And you can’t underestimate the importance of luck within the filmmaking business. There it was in the landscape, influenced by Eastern culture in terms of the way it was built and the aesthetic of it, like a bunker as if it had landed from outer space, this hermetically sealed box amongst this barren natural landscape. It all just felt to me like a metaphor for the way the family failed to connect with each other and their surroundings and the world outside, so all of that was definitely there from very early on. Interestingly, Roger and I went back to the script and we adapted the script more to incorporate different features of the house, the fact that we do have these lovely, long corridors down which you can meander and a sense of tension builds as you’re following a character. Or even the cell that appears during the film that is incredibly eerie – that was built by the architect as a place for reflection. When I saw it, I was just absolutely taken with how horrific it was and we decided to incorporate that within our film, so we embraced everything that the house threw at us and you see that in the film.
When you’ve got a progression like this from day to night, but a limited schedule, are the scenes to ally getting crazier as you work through the day?
Because we wanted to subvert this cliche of what a horror film should look like, our film is not set in the winter, it’s set in the summer, a bit like “Midsommer,” but “Midsommer” wasn’t even out I think so Ari Aster stole my idea. [laughs] No, that’s not true. But people will tell you you can’t make a horror film in the summer, so we wanted to try and do that. What we ended up having to do was basically create a blackout around the house, so we shot interior nights during the day for a good nine days and then of course when we were shooting the exterior scenes, we had to wait until 11, 12, 1 o’clock in the morning. We did a series of very long nights, but it’s funny how the piece starts in a very naturalistic way and then as the lives of the characters are exposed and as they psychologically deteriorate, the structure of the piece deteriorates and it becomes less naturalistic and far more expressionistic and becomes theatrical. That journey is mirrored in terms of light. We start in the day and it literally becomes darker.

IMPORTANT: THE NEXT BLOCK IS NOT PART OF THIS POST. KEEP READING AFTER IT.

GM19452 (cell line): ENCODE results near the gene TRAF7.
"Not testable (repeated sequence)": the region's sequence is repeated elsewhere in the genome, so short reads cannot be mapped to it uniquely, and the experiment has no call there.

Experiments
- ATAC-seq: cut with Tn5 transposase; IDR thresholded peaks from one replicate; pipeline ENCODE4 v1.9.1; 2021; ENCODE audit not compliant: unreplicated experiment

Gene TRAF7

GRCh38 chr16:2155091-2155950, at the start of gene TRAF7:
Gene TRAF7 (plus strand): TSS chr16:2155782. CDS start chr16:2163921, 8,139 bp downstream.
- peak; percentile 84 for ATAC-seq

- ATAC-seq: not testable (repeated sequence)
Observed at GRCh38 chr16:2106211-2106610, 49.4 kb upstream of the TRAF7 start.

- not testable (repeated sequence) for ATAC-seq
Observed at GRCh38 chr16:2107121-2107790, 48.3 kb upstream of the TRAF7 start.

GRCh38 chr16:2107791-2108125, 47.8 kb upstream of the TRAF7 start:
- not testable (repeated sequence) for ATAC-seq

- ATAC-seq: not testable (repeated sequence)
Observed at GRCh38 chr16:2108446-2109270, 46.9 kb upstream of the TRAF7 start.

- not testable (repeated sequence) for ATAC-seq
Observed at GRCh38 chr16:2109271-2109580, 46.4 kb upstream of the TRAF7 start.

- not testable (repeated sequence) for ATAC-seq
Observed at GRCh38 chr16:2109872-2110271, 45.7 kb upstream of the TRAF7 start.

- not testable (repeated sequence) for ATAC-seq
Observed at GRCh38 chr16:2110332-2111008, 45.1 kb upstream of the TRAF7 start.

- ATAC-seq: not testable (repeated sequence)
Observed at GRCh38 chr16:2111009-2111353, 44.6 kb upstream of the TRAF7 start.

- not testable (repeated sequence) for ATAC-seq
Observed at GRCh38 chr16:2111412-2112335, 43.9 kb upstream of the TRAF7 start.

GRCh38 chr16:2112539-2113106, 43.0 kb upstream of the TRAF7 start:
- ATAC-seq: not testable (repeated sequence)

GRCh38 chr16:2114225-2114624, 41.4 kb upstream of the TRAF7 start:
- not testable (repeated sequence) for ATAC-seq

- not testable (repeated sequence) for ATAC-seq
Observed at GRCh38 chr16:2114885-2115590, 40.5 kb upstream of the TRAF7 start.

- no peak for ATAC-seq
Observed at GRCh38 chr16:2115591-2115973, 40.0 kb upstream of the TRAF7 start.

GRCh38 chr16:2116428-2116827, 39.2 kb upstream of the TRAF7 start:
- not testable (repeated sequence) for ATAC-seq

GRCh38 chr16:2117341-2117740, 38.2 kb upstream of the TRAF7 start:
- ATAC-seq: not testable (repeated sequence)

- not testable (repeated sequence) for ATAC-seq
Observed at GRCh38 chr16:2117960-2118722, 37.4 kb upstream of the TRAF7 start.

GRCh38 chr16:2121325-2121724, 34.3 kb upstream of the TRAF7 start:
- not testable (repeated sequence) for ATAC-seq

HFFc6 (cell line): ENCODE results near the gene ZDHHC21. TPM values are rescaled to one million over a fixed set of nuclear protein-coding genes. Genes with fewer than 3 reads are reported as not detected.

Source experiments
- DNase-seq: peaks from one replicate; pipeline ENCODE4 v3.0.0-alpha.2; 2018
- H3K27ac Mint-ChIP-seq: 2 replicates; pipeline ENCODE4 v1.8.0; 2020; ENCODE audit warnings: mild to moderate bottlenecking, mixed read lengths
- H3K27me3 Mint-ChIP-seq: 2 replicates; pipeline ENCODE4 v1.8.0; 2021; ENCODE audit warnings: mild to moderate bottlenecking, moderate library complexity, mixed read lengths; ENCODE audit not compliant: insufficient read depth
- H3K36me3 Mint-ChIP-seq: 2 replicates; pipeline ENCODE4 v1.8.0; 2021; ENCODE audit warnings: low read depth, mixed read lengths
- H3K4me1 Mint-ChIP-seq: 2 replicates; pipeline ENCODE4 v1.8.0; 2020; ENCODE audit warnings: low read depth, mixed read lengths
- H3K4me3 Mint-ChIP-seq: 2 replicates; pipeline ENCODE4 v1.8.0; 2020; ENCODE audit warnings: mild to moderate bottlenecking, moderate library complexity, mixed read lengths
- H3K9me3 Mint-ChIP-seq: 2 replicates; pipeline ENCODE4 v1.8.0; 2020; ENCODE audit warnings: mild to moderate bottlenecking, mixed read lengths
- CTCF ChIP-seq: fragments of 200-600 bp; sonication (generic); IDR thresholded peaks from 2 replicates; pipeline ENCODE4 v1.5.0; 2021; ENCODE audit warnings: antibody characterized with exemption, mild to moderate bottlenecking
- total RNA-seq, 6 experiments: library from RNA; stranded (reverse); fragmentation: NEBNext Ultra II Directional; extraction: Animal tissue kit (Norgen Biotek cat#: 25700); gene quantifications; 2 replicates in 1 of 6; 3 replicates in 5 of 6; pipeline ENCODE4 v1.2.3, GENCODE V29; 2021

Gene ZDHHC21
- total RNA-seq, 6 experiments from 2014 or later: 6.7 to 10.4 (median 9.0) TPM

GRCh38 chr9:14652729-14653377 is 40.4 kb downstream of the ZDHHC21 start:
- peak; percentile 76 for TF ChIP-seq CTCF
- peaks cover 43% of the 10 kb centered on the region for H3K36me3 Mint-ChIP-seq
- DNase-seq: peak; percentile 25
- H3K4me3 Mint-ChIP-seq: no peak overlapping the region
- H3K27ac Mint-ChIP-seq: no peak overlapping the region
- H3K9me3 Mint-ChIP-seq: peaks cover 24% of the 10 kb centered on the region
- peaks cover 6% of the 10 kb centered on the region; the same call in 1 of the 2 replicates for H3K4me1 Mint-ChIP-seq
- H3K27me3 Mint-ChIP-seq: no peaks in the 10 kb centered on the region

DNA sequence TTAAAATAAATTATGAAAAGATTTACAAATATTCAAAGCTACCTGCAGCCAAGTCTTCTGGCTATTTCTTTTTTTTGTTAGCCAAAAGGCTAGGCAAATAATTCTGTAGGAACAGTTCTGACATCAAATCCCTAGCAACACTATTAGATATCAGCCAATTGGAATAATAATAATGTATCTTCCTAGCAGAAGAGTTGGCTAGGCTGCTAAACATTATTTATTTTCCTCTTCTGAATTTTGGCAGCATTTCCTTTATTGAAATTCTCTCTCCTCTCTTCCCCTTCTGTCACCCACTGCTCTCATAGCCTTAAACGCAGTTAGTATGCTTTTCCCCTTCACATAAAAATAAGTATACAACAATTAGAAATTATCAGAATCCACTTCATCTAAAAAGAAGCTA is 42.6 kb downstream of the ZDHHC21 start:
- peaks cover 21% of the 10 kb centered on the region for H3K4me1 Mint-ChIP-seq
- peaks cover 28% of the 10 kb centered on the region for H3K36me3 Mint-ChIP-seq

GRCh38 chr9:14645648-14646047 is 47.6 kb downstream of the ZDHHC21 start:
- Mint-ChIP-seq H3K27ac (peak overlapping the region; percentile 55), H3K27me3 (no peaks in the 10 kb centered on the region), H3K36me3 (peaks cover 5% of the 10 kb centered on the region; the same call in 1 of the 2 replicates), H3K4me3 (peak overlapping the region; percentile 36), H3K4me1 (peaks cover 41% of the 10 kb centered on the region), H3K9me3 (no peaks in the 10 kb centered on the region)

One of the most exciting things that you do is the sound design work is the overlapping, particularly when you mingle the sound of Cadi rubbing a glass and there’s a guitar outside played by Guto and there’s an echo of each other. What was it like to work on?
Particularly in the horror genre, sound is key. It’s one of the senses that we maybe forget about perhaps, particularly in television because we prioritize the visuals over the aural, sonic space, so it was definitely on my agenda and it’s part of the father’s journey. For example in the piece, he gets terrorized with sound and the sound of the drill that we first see in that scene and then of course [what happens later] is almost like the drill going into the ground, so the sound is very, very much part of that. And if you look at the first scenes, the opening half of the film has very hard sound cuts and hard visual cuts and then as the family dynamic implodes, the sound and the pictures become more layered. I’m fascinated by structure as much as I am by feeling, so all of those decisions have been made during the process.
It’s just such a confident first feature, and when you’re making choices about the long takes and the use of silence, it seems like you’re locked into decisions you can’t undo in the edit. Was there a point you knew you were on the right track?
Well, I’ve been directing television of nine years or so and one of my frustrations is that we have to shoot coverage. I think sometimes directors can become shot gatherers and are not making decisions and editorial decisions on the floor, and there’s a thrill to be had [there]. At first, I was terrified by the tyranny of freedom of making a film because it was literally me making decisions on the floor, but then I absolutely took to that because I’d been longing to do it. Yeah, there is a risk to it I guess, but I loved embracing that risk and making those decisions on the floor so you can’t get yourself out of trouble. It’s a discipline and it fed into the fact it was a relatively short shoot – 18 days – so some of those decisions had to be made and I often find that having a very disciplined structure helps the creative process. It’s not a hinderance. For example, my cinematographer and I would often set ourselves rules like alright, when does the camera move, how does the camera move or does the camera move [at all]? Once we set those rules, we will stick to them lavishly and a lot of people are slightly freaked out by that. We don’t really pan in the film at all – that was one of our rules and we stuck to it, but a lot of other directors I think are freaked out by being so prescriptive. I find it freeing. You have to have a structure in order to release the freedom strangely.
“The Feast” opens in theaters and on demand on November 19th.